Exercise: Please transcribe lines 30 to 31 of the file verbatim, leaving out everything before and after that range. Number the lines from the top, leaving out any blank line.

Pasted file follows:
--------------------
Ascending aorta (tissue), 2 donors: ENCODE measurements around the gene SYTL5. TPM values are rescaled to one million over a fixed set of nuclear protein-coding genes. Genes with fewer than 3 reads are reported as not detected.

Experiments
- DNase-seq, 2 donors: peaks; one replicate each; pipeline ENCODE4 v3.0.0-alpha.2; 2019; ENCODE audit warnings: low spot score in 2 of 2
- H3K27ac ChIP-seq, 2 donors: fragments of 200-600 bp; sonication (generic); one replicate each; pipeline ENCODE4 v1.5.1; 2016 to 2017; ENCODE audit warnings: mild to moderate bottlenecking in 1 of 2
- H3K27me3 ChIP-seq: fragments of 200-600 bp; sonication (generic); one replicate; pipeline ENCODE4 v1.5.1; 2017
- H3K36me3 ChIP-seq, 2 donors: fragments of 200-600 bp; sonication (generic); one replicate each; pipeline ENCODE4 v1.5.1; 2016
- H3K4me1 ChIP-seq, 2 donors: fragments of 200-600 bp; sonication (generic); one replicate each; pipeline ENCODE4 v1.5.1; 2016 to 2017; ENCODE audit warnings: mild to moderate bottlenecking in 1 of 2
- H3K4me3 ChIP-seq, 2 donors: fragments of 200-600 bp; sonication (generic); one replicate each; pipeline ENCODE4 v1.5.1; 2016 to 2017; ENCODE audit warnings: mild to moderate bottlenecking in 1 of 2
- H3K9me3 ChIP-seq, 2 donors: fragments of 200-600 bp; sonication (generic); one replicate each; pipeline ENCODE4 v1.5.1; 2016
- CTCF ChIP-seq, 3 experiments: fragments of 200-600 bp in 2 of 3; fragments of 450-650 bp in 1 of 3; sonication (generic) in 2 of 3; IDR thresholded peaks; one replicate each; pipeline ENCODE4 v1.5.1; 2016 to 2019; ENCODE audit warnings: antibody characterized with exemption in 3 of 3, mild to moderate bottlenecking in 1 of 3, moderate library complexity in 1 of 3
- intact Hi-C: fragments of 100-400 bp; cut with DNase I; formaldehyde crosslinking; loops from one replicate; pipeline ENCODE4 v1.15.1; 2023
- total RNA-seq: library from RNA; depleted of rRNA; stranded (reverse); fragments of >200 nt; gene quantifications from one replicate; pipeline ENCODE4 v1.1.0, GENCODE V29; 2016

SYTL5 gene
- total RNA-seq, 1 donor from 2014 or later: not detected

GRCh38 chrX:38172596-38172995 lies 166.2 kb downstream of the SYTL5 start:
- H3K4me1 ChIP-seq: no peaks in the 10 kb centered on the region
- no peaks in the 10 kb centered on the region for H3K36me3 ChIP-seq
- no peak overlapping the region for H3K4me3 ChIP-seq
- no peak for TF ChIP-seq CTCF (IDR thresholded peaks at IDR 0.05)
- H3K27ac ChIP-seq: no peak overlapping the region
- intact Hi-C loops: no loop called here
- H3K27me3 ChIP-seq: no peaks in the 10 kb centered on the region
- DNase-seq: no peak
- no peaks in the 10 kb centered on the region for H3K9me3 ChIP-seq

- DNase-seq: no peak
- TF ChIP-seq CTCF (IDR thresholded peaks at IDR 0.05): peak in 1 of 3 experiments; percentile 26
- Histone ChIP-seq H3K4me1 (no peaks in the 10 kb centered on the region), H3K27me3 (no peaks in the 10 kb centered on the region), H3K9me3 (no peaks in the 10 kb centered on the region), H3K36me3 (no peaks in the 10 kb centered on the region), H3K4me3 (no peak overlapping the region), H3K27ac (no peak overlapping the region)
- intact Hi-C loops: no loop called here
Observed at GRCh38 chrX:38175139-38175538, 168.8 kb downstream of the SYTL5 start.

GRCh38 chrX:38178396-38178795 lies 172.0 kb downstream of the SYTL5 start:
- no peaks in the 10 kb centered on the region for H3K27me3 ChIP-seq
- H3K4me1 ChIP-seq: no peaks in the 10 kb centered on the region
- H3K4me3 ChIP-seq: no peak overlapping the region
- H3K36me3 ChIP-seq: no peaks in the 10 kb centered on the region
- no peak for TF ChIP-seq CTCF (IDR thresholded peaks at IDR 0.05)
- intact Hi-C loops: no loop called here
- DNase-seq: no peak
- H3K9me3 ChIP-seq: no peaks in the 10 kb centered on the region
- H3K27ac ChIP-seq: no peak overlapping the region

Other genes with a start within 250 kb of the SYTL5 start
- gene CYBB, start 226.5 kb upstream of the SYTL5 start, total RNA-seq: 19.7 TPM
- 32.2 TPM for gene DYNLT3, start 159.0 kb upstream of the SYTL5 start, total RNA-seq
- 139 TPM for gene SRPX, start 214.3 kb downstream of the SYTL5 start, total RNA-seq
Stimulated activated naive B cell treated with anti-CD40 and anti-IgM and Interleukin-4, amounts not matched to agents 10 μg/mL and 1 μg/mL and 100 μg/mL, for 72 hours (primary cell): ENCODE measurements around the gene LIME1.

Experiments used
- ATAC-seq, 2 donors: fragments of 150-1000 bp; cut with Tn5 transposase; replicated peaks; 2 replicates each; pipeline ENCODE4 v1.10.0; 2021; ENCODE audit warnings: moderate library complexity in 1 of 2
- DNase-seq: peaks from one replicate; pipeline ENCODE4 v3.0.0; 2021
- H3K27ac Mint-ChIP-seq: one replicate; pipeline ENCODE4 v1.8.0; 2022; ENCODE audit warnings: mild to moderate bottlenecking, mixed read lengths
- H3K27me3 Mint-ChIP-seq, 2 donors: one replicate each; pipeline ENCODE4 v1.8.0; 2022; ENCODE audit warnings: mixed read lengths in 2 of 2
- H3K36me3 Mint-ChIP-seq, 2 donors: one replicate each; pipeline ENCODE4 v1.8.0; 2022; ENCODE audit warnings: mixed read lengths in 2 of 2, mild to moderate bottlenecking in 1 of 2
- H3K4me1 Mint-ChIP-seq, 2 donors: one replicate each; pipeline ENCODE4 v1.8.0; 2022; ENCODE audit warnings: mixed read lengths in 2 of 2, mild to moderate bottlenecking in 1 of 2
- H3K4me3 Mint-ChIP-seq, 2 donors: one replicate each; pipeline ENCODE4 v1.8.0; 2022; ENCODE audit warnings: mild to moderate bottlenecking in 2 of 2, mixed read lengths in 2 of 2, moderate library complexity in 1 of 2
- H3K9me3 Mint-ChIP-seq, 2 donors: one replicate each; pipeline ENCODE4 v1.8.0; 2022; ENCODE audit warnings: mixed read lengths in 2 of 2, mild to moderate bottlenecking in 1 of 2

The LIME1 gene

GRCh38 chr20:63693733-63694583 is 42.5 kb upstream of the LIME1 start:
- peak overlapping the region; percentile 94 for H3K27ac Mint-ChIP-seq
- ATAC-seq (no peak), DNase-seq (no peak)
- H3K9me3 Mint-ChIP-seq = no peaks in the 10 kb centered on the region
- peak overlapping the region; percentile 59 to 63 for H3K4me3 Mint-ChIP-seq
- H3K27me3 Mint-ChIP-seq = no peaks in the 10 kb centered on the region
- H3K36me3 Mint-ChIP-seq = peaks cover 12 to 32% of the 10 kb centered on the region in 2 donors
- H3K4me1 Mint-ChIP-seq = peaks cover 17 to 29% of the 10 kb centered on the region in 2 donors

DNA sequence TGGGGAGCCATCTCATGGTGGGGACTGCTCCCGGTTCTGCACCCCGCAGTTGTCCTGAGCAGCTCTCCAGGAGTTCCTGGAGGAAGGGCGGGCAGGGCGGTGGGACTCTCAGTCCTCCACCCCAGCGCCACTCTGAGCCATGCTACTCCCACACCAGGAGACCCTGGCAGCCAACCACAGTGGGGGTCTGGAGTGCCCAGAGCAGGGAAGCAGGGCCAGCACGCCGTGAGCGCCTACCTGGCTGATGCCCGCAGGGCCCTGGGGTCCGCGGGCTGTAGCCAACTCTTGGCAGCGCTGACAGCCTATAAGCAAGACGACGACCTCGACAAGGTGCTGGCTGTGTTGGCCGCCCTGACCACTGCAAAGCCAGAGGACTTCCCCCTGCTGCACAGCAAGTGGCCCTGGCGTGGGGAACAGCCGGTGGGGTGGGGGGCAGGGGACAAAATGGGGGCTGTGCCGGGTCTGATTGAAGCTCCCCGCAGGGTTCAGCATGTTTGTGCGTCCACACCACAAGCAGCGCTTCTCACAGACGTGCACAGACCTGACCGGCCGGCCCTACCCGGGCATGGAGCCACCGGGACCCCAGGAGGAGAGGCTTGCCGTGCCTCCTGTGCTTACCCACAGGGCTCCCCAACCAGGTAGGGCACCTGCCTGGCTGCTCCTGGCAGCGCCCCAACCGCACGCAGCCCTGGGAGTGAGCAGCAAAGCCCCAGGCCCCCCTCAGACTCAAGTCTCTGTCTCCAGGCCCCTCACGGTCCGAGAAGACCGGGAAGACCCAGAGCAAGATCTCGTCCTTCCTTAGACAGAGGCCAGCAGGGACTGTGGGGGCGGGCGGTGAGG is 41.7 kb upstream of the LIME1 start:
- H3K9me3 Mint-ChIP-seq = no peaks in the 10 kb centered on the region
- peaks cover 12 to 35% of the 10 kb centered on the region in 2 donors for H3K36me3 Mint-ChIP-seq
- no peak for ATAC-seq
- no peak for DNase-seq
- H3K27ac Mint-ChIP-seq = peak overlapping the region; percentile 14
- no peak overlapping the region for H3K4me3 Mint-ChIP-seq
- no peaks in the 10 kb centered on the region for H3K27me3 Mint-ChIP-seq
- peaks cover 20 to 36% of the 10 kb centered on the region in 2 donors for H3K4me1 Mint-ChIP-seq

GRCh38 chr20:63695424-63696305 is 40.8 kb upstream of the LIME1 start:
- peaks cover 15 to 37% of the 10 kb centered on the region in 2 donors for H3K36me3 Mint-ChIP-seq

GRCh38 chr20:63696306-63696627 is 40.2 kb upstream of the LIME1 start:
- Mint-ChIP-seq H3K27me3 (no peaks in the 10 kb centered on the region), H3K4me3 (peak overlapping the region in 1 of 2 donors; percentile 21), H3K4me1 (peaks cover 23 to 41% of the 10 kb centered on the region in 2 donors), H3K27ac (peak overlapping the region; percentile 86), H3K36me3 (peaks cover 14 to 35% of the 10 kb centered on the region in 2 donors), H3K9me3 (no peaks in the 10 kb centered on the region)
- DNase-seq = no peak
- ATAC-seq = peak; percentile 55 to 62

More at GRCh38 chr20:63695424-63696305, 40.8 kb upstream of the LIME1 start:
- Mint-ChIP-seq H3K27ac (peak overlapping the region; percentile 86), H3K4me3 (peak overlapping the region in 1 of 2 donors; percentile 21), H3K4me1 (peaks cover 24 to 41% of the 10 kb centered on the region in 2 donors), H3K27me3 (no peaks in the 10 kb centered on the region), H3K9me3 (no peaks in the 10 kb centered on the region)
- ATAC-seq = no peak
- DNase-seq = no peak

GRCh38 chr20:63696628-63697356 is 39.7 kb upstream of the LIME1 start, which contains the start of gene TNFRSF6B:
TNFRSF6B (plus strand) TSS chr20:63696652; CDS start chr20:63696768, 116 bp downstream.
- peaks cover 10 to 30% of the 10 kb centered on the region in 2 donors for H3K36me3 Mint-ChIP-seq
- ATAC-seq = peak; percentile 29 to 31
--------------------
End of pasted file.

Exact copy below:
GRCh38 chrX:38178396-38178795 lies 172.0 kb downstream of the SYTL5 start:
- no peaks in the 10 kb centered on the region for H3K27me3 ChIP-seq